PHOENIX - Arizona's new immigration law will face two of its strongest challengers in federal court today in a pair of hearings that will determine whether the law takes effect on July 29, as scheduled.

U.S. District Judge Susan Bolton will first consider complaints by three civil-rights organizations that there are sufficient legal questions about the entire law to keep it from being enforced. This afternoon, the U.S. Department of Justice will make its case that half the new law is pre-empted by federal statutes.

While there is some overlap between the two cases, they have distinctly different philosophies.

The American Civil Liberties Union, the Mexican American Legal Defense and Educational Fund, and the National Immigration Law Center focus primarily on how the law would be enforced. Among the arguments is there is too much leeway in how it should be enforced to make it fair. Courts generally have said laws need to be clear about what actions will get people in legal trouble.

The argument by the Department of Justice is more straightforward: The interests of the federal government in how immigration laws are enforced automatically trumps what Arizona is trying to do.

In both cases, the defense by John Bouma, the private attorney hired by Gov. Jan Brewer, is likely to be pretty much the same: There's nothing in the state statute that conflicts with federal law, states have certain rights to enforce federal laws, and any claims of racial profiling or unfair enforcement are premature at best. In earlier, related hearings, the judge already has indicated that she is interested in the views of the federal government.

During a hearing last week on a separate request for an injunction, attorney Stephen Montoya said his client, Phoenix police Officer David Salgado, believes the law is illegal, in part because it infringes on the exclusive right of the federal government to control immigration policy. As a result, Montoya said Salgado will refuse to enforce the law, potentially putting his job with the Phoenix Police Department at risk.

Bouma said that's only Salgado's opinion.

Then, when Judge Bolton asked whether the fact the United States government is making the same argument bolsters Salgado's claim, Bouma said the decision by the Department of Justice to sue doesn't mean it is correct.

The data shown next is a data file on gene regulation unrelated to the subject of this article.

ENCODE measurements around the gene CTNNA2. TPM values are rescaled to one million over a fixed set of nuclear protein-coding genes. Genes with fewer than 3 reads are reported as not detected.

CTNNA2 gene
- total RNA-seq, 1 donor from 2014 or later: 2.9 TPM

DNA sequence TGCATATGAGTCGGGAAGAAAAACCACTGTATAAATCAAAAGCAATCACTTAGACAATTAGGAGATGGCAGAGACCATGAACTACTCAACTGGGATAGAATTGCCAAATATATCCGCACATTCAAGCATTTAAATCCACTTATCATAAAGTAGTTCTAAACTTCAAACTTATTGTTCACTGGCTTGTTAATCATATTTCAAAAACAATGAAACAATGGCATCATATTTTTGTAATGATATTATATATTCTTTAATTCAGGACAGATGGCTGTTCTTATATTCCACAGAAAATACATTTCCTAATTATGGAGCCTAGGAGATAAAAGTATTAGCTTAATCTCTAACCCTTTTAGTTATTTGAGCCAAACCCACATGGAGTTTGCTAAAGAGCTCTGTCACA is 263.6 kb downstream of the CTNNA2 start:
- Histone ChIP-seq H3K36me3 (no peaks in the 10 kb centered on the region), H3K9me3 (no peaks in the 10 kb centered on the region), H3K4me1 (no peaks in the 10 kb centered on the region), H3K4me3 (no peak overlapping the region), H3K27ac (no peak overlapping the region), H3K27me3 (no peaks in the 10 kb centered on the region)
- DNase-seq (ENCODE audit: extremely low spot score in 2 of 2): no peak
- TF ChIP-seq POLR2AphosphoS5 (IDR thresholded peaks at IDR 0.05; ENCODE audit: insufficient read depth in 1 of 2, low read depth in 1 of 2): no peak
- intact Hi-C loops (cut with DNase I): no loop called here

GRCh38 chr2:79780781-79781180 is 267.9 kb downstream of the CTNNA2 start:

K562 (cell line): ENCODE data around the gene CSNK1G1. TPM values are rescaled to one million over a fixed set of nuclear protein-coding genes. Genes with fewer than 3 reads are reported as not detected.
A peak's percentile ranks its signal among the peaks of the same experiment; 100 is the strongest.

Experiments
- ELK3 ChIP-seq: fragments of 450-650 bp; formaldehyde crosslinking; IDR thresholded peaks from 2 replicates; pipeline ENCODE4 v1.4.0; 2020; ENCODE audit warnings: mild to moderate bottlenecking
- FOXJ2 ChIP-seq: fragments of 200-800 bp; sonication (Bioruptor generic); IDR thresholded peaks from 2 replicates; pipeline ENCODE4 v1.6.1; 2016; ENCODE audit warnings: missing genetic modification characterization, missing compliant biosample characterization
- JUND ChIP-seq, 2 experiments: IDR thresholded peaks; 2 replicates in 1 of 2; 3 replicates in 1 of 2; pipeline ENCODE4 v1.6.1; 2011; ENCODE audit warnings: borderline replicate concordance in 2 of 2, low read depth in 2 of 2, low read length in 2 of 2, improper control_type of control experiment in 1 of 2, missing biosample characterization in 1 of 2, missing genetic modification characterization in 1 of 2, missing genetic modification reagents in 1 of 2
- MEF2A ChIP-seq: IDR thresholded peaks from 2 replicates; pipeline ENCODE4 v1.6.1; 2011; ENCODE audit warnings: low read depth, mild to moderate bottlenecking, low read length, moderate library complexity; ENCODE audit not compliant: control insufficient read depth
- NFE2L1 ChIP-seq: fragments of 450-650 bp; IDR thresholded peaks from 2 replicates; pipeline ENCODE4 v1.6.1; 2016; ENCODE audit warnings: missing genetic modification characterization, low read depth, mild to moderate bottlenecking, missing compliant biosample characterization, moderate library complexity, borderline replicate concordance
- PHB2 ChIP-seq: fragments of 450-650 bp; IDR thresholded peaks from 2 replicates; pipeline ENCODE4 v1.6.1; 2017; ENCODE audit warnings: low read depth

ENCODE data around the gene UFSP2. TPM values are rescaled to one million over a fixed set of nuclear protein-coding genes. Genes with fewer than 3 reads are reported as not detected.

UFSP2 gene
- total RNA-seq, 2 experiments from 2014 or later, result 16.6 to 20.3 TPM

Sen. Russell Pearce, R-Mesa, who crafted SB 1070, and Gov. Jan Brewer, who signed it, said the law is necessary because of the failure of the federal government to secure the border.

The measure says its purpose is to "make attrition through enforcement the public policy of all state and local government agencies in Arizona" and to "discourage and deter the unlawful entry and presence of aliens and economic activity by persons unlawfully present in the United States."

Federal attorneys seized on that language to argue that the Arizona law is in direct conflict with the federal statute.

"By pursuing attrition and ignoring every other objective embodied in the federal immigration system … SB 1070 conflicts with and otherwise stands as an obstacle to Congress' demand that federal immigration policy accommodate the competing interests of immigration control, national security, public safety, humanitarian concerns and foreign relations," the federal lawyers argue.

The ACLU lawsuit is more focused on specific details of the law and why the judge should declare it unenforceable.

For example, one section makes it a state crime for anyone not in this country legally to "solicit work in a public place." The attorneys say it doesn't define "work," covering "innocuous activities" like an artist painting portraits in a public park and students conducting a car wash.

Find the lawsuits, court filings at